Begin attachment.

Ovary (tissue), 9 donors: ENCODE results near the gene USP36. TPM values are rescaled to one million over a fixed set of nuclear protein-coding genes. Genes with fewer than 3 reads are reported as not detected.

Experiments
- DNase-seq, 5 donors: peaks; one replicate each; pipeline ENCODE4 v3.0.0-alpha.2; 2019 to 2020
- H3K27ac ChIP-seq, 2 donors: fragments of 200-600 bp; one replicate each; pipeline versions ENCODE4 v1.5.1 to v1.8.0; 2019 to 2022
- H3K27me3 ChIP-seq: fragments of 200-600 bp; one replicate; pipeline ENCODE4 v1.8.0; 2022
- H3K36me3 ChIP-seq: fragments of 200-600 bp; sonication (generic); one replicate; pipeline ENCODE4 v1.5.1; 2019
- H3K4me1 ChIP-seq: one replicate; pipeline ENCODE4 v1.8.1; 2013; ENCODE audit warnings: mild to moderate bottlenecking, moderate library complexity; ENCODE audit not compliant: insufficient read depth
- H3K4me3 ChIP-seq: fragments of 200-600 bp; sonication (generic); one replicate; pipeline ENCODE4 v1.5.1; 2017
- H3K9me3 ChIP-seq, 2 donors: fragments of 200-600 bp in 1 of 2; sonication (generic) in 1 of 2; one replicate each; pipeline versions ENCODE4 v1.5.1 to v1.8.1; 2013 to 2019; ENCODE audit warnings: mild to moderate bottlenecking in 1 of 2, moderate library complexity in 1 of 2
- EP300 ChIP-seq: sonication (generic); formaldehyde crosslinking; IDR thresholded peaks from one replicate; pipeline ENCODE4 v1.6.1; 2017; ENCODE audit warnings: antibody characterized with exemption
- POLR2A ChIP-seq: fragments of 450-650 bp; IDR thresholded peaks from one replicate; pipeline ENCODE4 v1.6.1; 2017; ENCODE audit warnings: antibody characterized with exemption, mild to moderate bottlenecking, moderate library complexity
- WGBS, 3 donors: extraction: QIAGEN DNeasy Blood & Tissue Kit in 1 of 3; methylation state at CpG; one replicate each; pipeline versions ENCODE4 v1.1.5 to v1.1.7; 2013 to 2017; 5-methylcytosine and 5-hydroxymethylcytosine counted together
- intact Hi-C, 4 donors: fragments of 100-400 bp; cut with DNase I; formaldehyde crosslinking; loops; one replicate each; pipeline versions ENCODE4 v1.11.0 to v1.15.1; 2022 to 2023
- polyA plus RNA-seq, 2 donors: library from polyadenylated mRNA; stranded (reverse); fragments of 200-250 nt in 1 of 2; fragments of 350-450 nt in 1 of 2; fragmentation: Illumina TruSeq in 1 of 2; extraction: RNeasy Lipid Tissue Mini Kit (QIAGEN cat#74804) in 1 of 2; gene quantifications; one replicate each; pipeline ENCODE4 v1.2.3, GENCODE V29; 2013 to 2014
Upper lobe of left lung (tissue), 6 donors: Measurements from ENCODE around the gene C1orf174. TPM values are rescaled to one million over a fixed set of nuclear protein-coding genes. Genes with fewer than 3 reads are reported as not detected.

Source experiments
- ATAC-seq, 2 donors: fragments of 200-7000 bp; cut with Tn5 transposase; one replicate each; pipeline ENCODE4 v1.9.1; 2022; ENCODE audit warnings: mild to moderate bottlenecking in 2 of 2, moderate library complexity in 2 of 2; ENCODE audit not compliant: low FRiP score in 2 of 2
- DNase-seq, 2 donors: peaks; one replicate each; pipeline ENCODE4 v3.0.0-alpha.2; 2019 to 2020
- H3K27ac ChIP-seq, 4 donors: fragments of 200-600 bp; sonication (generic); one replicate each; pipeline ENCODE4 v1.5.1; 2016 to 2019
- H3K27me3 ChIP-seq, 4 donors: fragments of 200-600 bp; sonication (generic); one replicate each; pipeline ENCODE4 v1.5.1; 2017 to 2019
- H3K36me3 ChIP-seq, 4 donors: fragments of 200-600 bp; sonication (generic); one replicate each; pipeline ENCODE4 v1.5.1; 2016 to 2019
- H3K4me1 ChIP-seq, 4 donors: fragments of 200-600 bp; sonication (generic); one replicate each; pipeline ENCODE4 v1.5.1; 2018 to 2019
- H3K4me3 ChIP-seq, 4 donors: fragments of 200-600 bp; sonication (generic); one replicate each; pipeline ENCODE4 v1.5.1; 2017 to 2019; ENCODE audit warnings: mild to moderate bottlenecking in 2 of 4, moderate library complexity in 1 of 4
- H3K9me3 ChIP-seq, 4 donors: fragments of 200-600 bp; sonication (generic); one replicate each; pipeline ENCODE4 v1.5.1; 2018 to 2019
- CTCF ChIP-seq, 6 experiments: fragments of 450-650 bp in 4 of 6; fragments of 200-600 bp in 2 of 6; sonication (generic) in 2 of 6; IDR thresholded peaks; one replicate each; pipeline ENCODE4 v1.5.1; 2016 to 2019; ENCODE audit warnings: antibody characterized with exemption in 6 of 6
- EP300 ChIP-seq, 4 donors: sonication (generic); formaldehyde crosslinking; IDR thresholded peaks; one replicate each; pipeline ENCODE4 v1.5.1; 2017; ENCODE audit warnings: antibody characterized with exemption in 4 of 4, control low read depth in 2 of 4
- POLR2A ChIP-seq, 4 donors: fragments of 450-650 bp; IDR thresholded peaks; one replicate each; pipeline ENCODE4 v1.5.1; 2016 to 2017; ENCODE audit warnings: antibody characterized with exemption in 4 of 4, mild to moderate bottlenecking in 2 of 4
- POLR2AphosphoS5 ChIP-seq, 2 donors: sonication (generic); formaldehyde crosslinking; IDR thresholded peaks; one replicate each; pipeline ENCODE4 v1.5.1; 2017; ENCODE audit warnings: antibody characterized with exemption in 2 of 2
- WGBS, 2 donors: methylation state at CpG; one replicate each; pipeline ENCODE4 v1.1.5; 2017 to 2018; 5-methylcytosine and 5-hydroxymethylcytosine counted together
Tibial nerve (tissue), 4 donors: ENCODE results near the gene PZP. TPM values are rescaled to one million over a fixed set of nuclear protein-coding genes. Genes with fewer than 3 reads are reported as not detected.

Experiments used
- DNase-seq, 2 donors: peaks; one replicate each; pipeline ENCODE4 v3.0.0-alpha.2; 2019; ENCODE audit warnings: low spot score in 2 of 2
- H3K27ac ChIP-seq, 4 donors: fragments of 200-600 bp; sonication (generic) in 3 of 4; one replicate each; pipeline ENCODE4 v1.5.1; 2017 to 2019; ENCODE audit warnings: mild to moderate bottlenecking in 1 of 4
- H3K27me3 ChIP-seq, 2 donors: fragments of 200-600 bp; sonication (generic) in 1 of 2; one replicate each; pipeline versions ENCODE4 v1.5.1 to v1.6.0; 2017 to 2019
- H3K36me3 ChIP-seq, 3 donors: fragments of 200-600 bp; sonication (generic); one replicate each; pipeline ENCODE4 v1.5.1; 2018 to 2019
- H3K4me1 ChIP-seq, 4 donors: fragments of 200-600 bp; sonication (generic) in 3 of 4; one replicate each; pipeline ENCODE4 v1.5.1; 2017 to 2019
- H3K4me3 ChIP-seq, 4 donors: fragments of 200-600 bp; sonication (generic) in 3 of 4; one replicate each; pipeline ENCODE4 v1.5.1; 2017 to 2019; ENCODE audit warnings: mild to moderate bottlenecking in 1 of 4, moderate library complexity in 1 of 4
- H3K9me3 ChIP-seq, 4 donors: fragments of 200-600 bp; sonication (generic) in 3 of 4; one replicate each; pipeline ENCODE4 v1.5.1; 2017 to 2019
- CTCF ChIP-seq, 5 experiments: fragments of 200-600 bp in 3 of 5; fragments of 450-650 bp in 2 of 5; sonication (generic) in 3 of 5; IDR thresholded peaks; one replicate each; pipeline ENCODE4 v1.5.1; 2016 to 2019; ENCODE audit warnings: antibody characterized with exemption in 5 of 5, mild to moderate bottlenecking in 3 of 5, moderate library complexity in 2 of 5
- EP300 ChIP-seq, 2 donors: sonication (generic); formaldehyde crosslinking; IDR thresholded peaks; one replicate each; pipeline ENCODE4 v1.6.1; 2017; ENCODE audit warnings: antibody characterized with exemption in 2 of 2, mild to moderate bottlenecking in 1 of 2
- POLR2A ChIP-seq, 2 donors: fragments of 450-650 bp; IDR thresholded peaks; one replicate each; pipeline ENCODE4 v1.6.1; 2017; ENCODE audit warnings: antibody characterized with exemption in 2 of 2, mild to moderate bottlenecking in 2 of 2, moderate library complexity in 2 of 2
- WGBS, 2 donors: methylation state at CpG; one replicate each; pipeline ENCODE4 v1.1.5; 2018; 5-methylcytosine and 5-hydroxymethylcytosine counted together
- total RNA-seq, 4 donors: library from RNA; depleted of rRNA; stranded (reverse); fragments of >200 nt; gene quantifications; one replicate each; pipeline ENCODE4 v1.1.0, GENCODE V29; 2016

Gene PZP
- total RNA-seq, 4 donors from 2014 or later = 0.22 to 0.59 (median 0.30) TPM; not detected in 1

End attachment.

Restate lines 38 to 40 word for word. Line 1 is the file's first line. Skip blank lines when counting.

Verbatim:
- H3K9me3 ChIP-seq, 4 donors: fragments of 200-600 bp; sonication (generic) in 3 of 4; one replicate each; pipeline ENCODE4 v1.5.1; 2017 to 2019
- CTCF ChIP-seq, 5 experiments: fragments of 200-600 bp in 3 of 5; fragments of 450-650 bp in 2 of 5; sonication (generic) in 3 of 5; IDR thresholded peaks; one replicate each; pipeline ENCODE4 v1.5.1; 2016 to 2019; ENCODE audit warnings: antibody characterized with exemption in 5 of 5, mild to moderate bottlenecking in 3 of 5, moderate library complexity in 2 of 5
- EP300 ChIP-seq, 2 donors: sonication (generic); formaldehyde crosslinking; IDR thresholded peaks; one replicate each; pipeline ENCODE4 v1.6.1; 2017; ENCODE audit warnings: antibody characterized with exemption in 2 of 2, mild to moderate bottlenecking in 1 of 2